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Not If I See You First by Eric Lindstrom

by Catherine Van Bergen (follow)
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Being blind is a hardship. If anyone knows that, it’s fifteen-year-old Parker Grant.

She was only seven years old when a car accident robbed her of her mother and her sight. But she has since found ways of coping with her disability, and has taught others the rules that she has created in order to make life less difficult. Her rules involve basic etiquette, such as telling her when you’re near her and giving her warning before touching her (because it’s unlikely she would know otherwise). Her rules also cover common courtesy, like only offering help if she asks for it (as you would for anybody else), speaking normally (rather than extra loud- she’s blind, not deaf- or extra slow- she’s not brain damaged or stupid) and speaking to her, rather than to someone else on her behalf (as though she’s not even there). For those who follow the rules, life will be a breeze, and for those who don’t, they will soon learn. But Parker has one completely unbreakable rule- Rule Infinity- which states that there are no second chances. If you break this rule and violate her trust, she will never trust you again. She believes that betrayal is unforgivable, especially in her case when she has to rely so heavily on what others tell her is happening around her. As of yet, there is only one person who has broken this rule, and unfortunately for her, it was one of the people closest and most important to her. The incident, which occurred two and a half years ago, has left her scarred, yet she hasn’t backed down on her stance against this betrayal. In fact, she likes to think that she has gotten past it.

That is, of course, until the past comes back to haunt her. With the closure of one of the two schools in the district, all of the students must converge together to attend the same school. Luckily for Parker, she doesn’t have to shift schools, avoiding a logistical nightmare. She does, however, have to put up with new students who are unfamiliar with her or her rules. She also has to deal with the return in her life of the very person who broke Rule Infinity- a fact that she finds slightly difficult to cope with, particularly when she can’t help but miss him in his closeness. Adding to Parker’s drama is her integration within a new family unit. With the unexpected death of her father only three months before, Parker’s aunt, uncle and two cousins have moved seventeen-hundred-and-forty-six miles to live with her in her childhood home. This means she no longer has as much time to herself and is forced to change some of her habits to suit everyone else.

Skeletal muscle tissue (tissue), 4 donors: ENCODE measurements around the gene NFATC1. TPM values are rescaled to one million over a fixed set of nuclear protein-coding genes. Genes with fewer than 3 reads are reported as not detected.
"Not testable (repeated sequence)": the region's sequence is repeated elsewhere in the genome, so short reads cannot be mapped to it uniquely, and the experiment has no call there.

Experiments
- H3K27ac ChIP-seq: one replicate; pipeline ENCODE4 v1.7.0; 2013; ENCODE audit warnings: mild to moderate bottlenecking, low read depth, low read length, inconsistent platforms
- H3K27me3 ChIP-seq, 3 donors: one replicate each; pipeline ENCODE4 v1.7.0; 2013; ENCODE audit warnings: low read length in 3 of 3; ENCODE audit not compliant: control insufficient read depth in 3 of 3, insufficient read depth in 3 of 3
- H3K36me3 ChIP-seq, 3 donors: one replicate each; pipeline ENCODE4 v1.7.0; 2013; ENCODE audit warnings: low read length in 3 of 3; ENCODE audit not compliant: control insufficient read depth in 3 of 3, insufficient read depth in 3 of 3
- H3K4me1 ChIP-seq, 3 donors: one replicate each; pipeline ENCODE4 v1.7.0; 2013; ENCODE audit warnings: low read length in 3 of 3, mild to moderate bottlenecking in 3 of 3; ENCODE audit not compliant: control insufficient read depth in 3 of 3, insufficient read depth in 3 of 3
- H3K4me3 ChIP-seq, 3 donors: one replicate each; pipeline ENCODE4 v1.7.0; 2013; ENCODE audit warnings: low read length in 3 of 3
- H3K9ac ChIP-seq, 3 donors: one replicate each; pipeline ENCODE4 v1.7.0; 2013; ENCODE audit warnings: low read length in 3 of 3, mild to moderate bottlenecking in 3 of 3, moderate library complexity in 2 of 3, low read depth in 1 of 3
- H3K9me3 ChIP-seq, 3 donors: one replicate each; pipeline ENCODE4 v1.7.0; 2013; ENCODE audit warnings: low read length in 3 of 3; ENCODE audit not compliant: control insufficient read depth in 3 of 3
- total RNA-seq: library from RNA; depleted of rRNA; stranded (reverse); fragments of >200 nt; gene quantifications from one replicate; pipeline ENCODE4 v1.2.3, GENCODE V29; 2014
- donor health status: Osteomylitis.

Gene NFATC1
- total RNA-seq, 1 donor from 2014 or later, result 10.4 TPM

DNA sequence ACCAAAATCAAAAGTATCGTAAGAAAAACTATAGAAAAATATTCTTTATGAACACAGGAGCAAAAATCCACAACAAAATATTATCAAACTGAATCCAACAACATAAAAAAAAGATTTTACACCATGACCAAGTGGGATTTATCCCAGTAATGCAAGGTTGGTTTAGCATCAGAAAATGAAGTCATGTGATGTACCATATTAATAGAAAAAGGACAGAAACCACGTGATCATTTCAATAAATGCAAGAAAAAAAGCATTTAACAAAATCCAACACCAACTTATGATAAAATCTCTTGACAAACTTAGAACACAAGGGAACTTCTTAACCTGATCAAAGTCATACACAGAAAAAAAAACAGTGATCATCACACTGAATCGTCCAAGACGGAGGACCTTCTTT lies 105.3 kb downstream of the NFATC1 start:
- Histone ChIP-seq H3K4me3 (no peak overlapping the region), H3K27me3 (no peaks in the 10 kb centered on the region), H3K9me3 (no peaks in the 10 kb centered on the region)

With all of these changes, Parker finds herself having to adapt to a new life. While she does manage to keep some things routine, such as her much-loved early morning runs and her close friendships, she can’t help but feel that things are starting to get out of her control. She also discovers that she might be blind to more than she can physically see…

When you can’t see who or what is in front of you, and have to rely on counting steps, using a cane or asking other people to help you navigate unfamiliar terrain, it must get downright frustrating. It would be even more difficult not being able to see facial expressions and see the everyday little nuances that most of us take for granted. In this debut novel, Eric Lindstrom creates a believable character who must deal with these problems on a daily basis, but who perseveres with wit, charm and sass. The character of Parker is strong- determined to be independent, despite her disability. She isn’t afraid to say what she thinks and even comes across as a bitch to some, who don’t understand that she is also slightly less confident than she makes herself out to be. Her best friend Sarah, her old mate Faith and her new guide/buddy Molly are also fantastic characters who compliment Parker’s demeanour and add spark to the relationships she has. It is easy to believe that these are real teenage girls making do with the circumstances they have been dealt.

In addition to the realistic portrayal of the characters, some of the designs within this book also make reference to Parker’s blindness. Chapter beginnings in most books have a larger capital letter at the beginning of the text, and in this novel, the braille equivalent is also noted underneath it. The braille letters for the title are also indented on the cover of the book and at the end of the author acknowledgments, there is a section written all in braille (although obviously not raised as it is meant to be read). These little accents help to make the book more authentic, and lend credence to the fact that the author is more than 100% involved in the portrayal of his main character and the life that she leads.

Rating: 4.5/5
Published: January 2016

#Young Adult
#Debut novel
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